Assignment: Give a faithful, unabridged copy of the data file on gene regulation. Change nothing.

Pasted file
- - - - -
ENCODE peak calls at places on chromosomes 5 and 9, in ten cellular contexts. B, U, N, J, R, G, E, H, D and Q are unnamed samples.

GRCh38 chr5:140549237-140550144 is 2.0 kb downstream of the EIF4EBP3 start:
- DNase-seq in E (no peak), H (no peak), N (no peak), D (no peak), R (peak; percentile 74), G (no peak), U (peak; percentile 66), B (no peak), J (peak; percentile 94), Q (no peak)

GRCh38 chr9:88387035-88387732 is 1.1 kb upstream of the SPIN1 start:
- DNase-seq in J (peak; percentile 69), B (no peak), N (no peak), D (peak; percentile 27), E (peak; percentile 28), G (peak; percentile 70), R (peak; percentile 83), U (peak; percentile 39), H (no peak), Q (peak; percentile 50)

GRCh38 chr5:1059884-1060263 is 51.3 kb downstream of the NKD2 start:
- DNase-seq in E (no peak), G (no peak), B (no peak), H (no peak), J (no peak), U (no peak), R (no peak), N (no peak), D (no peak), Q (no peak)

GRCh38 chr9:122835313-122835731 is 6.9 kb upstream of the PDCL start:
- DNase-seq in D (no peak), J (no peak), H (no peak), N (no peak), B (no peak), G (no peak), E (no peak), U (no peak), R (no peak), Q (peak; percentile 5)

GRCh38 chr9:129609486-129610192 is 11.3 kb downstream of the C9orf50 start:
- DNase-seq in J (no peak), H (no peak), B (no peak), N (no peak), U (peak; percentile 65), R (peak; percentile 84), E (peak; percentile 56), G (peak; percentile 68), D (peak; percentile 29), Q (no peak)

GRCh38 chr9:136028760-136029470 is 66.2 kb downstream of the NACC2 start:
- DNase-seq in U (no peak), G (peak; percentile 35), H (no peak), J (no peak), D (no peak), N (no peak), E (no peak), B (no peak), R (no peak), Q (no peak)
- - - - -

ENCODE peak calls at places on chromosomes 5 and 9, in ten cellular contexts. B, U, N, J, R, G, E, H, D and Q are unnamed samples.

GRCh38 chr5:140549237-140550144 is 2.0 kb downstream of the EIF4EBP3 start:
- DNase-seq in E (no peak), H (no peak), N (no peak), D (no peak), R (peak; percentile 74), G (no peak), U (peak; percentile 66), B (no peak), J (peak; percentile 94), Q (no peak)

GRCh38 chr9:88387035-88387732 is 1.1 kb upstream of the SPIN1 start:
- DNase-seq in J (peak; percentile 69), B (no peak), N (no peak), D (peak; percentile 27), E (peak; percentile 28), G (peak; percentile 70), R (peak; percentile 83), U (peak; percentile 39), H (no peak), Q (peak; percentile 50)

GRCh38 chr5:1059884-1060263 is 51.3 kb downstream of the NKD2 start:
- DNase-seq in E (no peak), G (no peak), B (no peak), H (no peak), J (no peak), U (no peak), R (no peak), N (no peak), D (no peak), Q (no peak)

GRCh38 chr9:122835313-122835731 is 6.9 kb upstream of the PDCL start:
- DNase-seq in D (no peak), J (no peak), H (no peak), N (no peak), B (no peak), G (no peak), E (no peak), U (no peak), R (no peak), Q (peak; percentile 5)

GRCh38 chr9:129609486-129610192 is 11.3 kb downstream of the C9orf50 start:
- DNase-seq in J (no peak), H (no peak), B (no peak), N (no peak), U (peak; percentile 65), R (peak; percentile 84), E (peak; percentile 56), G (peak; percentile 68), D (peak; percentile 29), Q (no peak)

GRCh38 chr9:136028760-136029470 is 66.2 kb downstream of the NACC2 start:
- DNase-seq in U (no peak), G (peak; percentile 35), H (no peak), J (no peak), D (no peak), N (no peak), E (no peak), B (no peak), R (no peak), Q (no peak)